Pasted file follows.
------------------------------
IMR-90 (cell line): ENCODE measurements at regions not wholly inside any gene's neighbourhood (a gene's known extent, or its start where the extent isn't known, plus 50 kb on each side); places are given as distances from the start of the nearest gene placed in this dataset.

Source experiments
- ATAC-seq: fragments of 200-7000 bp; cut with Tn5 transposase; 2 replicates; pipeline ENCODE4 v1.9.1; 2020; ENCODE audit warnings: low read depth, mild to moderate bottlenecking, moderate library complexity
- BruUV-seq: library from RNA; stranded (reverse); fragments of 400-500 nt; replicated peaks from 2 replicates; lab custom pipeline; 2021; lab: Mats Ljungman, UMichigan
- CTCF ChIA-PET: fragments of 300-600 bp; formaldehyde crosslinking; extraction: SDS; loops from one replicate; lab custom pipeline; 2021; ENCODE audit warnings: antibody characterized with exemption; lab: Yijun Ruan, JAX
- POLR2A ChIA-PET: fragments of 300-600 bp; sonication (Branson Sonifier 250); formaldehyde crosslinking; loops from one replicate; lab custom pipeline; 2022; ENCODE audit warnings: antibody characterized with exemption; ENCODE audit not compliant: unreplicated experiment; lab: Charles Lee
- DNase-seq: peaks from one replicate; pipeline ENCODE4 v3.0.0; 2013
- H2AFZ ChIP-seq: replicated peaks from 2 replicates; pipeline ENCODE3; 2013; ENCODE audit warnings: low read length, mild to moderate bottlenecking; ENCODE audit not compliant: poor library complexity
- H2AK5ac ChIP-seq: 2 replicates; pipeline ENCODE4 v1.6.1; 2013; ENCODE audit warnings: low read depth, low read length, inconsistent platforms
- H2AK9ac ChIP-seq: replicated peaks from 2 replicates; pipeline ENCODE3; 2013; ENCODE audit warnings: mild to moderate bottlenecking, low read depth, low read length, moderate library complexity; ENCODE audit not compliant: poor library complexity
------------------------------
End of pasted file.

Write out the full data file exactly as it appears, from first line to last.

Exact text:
IMR-90 (cell line): ENCODE measurements at regions not wholly inside any gene's neighbourhood (a gene's known extent, or its start where the extent isn't known, plus 50 kb on each side); places are given as distances from the start of the nearest gene placed in this dataset.

Source experiments
- ATAC-seq: fragments of 200-7000 bp; cut with Tn5 transposase; 2 replicates; pipeline ENCODE4 v1.9.1; 2020; ENCODE audit warnings: low read depth, mild to moderate bottlenecking, moderate library complexity
- BruUV-seq: library from RNA; stranded (reverse); fragments of 400-500 nt; replicated peaks from 2 replicates; lab custom pipeline; 2021; lab: Mats Ljungman, UMichigan
- CTCF ChIA-PET: fragments of 300-600 bp; formaldehyde crosslinking; extraction: SDS; loops from one replicate; lab custom pipeline; 2021; ENCODE audit warnings: antibody characterized with exemption; lab: Yijun Ruan, JAX
- POLR2A ChIA-PET: fragments of 300-600 bp; sonication (Branson Sonifier 250); formaldehyde crosslinking; loops from one replicate; lab custom pipeline; 2022; ENCODE audit warnings: antibody characterized with exemption; ENCODE audit not compliant: unreplicated experiment; lab: Charles Lee
- DNase-seq: peaks from one replicate; pipeline ENCODE4 v3.0.0; 2013
- H2AFZ ChIP-seq: replicated peaks from 2 replicates; pipeline ENCODE3; 2013; ENCODE audit warnings: low read length, mild to moderate bottlenecking; ENCODE audit not compliant: poor library complexity
- H2AK5ac ChIP-seq: 2 replicates; pipeline ENCODE4 v1.6.1; 2013; ENCODE audit warnings: low read depth, low read length, inconsistent platforms
- H2AK9ac ChIP-seq: replicated peaks from 2 replicates; pipeline ENCODE3; 2013; ENCODE audit warnings: mild to moderate bottlenecking, low read depth, low read length, moderate library complexity; ENCODE audit not compliant: poor library complexity